Of course I don't yet know whether it will be anterior or posterior surgery until I meet with him or any other details. I was wondering what those of you who've had similar surgeries or conditions have to say regarding the surgery, the hospital stay, the recovery and level of success you incurred.

Sorry for any typos but the spasms make it hard to type.

Thanks for any help.
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Comments

  • I have been having twitching in my arms and legs, pain in my neck and into my left shoulder and arm, I also feel pressure in my head at times (like a balloon is blowing up inside) this is not painful. I just had surgery in april on C7-T1 and I am still in the soft collar. I was wondering if anyone else has had this or if I possibly have another disc problem. They are treating me with flector patches and tramadol now for 2 wks, but so far they don't seem to be doing anything. I had surgery 2 yrs ago on C5-C7 also
  • Welcome to spine-health. I am 5 months post op from a 2 level ACDF and a 3 level posterior cervical laminectomy, and 9 months from a 2 level ACDF. I would have to say that my ACDF surgery has been much easier to recover from than the laminectomy. Perhaps this link will help explain some things better for you as far as the symptoms of myelopathy.

    http://www.spine-health.com/conditions/back-pain/cervical-stenosis-myelopathy

    The first ACDF I had in Nov 2007 went rather well as it was done as a emregency. I had surgery Friday and sent home Sunday, was off pain meds by Wednesday, and only needed a few muscle relaxers after that. That recovery went well, was able to drive after 5 weeks, started PT around 8 weeks after surgery. The second surgery was done to prevent my myelopathy from getting worse, it has done that so far. I spent 4 days in the hospital, with one of them being in the ICU due to the length of surgery. This recovery has been much harder due to the laminectomy. I have started to regain some of my balance, it never will be perfect, my reflexes are still wacky, but with PT I am getting stronger, just way to slow for me, but what can one do. Overall I am pleased to be where I am at this time, heck things could be much worse. Feel free to ask questions, lots of good answers can be found here. Hope that this was of some help to you.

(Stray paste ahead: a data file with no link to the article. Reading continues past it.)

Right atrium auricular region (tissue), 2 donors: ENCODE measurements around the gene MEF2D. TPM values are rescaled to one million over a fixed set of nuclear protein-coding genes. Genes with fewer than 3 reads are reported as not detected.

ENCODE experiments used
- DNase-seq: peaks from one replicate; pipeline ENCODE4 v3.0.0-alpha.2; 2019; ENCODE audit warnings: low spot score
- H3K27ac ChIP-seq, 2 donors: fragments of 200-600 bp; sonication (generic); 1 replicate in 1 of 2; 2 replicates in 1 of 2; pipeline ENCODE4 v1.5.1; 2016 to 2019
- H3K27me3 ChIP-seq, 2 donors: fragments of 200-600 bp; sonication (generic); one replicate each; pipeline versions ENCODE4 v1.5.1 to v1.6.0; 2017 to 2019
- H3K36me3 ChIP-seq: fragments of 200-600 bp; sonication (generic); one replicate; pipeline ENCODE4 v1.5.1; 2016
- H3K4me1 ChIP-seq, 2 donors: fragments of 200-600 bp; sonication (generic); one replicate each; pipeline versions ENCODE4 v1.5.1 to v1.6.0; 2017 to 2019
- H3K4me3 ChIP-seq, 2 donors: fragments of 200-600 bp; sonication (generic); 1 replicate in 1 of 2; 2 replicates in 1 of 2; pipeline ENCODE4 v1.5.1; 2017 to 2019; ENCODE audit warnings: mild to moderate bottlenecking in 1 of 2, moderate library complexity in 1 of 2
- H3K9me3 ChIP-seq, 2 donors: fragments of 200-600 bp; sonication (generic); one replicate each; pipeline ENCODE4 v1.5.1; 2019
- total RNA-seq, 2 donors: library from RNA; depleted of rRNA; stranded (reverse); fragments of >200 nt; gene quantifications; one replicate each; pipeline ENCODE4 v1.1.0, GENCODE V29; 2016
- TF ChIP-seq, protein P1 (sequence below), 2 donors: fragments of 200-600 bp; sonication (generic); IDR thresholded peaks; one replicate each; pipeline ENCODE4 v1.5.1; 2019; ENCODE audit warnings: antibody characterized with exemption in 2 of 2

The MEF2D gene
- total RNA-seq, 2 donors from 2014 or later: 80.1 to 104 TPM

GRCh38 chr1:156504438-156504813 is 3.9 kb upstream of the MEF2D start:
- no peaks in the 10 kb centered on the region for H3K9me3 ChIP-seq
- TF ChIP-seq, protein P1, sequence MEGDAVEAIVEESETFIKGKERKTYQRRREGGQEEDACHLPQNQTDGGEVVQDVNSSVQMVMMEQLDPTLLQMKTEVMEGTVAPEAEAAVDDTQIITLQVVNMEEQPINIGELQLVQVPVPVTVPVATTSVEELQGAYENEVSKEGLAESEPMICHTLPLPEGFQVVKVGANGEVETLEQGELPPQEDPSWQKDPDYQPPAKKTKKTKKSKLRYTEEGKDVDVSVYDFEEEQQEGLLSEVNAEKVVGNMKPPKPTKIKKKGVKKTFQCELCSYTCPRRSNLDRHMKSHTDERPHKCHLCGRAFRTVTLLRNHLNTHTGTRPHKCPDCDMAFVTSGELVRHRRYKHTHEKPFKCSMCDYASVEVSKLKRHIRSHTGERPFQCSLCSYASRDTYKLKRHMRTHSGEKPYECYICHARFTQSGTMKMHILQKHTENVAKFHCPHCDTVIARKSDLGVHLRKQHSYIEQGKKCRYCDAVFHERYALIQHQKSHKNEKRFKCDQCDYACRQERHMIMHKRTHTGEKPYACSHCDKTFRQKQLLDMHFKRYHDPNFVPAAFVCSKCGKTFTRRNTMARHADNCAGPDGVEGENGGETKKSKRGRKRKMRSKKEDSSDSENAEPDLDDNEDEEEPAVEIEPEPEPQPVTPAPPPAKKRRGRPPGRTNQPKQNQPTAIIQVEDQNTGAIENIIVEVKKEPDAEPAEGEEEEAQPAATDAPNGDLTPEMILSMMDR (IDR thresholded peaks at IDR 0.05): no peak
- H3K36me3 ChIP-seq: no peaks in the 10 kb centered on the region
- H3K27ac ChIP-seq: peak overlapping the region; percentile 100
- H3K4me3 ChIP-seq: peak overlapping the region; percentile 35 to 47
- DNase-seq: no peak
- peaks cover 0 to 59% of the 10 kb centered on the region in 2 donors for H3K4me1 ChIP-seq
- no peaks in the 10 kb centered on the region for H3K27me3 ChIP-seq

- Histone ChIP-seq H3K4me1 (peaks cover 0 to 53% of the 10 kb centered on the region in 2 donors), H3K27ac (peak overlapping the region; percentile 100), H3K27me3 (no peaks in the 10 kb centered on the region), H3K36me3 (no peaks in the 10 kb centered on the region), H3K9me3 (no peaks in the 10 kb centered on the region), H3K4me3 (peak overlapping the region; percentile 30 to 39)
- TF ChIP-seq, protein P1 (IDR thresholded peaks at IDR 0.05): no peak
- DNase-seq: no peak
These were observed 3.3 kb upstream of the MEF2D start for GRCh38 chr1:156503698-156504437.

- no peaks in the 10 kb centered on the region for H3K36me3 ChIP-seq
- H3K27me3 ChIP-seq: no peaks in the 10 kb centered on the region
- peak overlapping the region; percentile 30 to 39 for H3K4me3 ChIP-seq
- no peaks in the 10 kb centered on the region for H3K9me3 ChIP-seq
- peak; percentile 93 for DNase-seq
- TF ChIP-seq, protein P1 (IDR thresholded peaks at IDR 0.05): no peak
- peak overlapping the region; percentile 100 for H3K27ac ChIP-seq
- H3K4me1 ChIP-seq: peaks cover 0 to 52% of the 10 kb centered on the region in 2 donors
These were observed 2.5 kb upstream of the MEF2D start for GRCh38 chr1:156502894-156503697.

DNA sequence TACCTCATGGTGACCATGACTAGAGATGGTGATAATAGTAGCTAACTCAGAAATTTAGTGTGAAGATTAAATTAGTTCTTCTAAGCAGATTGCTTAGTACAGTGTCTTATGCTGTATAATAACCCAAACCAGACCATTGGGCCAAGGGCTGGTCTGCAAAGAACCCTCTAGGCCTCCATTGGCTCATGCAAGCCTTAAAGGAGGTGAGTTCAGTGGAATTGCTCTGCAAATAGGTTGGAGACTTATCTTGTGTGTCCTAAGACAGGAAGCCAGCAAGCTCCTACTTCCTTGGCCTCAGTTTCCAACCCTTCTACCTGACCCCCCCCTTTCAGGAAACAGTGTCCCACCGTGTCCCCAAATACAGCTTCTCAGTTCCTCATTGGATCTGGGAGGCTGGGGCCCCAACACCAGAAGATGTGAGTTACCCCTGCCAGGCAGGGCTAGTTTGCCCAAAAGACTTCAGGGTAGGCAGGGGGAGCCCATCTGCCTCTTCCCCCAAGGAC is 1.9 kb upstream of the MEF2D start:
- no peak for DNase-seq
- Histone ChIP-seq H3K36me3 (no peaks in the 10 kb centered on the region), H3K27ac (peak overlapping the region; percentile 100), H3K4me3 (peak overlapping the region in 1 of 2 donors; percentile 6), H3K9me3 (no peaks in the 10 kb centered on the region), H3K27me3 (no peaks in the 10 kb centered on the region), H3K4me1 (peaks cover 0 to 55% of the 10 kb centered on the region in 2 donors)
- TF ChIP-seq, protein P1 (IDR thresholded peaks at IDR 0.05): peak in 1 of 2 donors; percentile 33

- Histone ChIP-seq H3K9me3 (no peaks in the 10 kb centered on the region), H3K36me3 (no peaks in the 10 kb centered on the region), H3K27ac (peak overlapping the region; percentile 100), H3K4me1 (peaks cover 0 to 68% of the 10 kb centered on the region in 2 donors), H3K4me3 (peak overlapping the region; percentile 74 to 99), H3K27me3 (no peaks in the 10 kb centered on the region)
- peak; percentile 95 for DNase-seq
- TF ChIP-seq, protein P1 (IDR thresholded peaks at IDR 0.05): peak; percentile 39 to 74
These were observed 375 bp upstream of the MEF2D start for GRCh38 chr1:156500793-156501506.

mark
  • Hi and welcome to spine health. Sorry to hear all the things you have going on. It seems as though you have done some research and of course have a understanding after going through the lumbar surgery. The major thing i would do if i was you is to have the biggest list of questions ready to ask. Find out the names of the procedure they are doing what type of bone they will be putting in. Usually for multi-level fusion the risk of non-fusion goes up. So that would be a huge discussion that i would have cause you don't want to have to do it over if it does not fuse. I would also found out what type of expectations to have after the surgery. How much of the damage is already permement and is not reversible if any. The other obvious is how long will you need to be in the hospital. You will also want to know if you will be in a hard collar or soft and for how long after surgery.
    As far as would i have the surgery or not the answers is if my outcome was going to be what they are telling you then i would do sooner rather than latter and would not take the wait and see approach. Surgery is a very personnel decision and each individual has to weight the risk. As for me i have had the surgery and even with some troubles i have had and happy that i did it. Before the surgery i was almost bed ridden from the pain and not functioning at all. Even with some complications still happy that i made the decision. Let us know what happens after you talk to the surgeon and what they decide to do. Once again welcome to spine-health.
  • Good point about making a list of questions. Unfortunately my wife won't be there as she's usually the question person. I guess I'll have to come out of my shell and ask them myself.

    I hate to sound completely ignorant, I'm more familiar with lower back problems, what is the collar that many of you have mentioned?

    Again, thanks for all your help.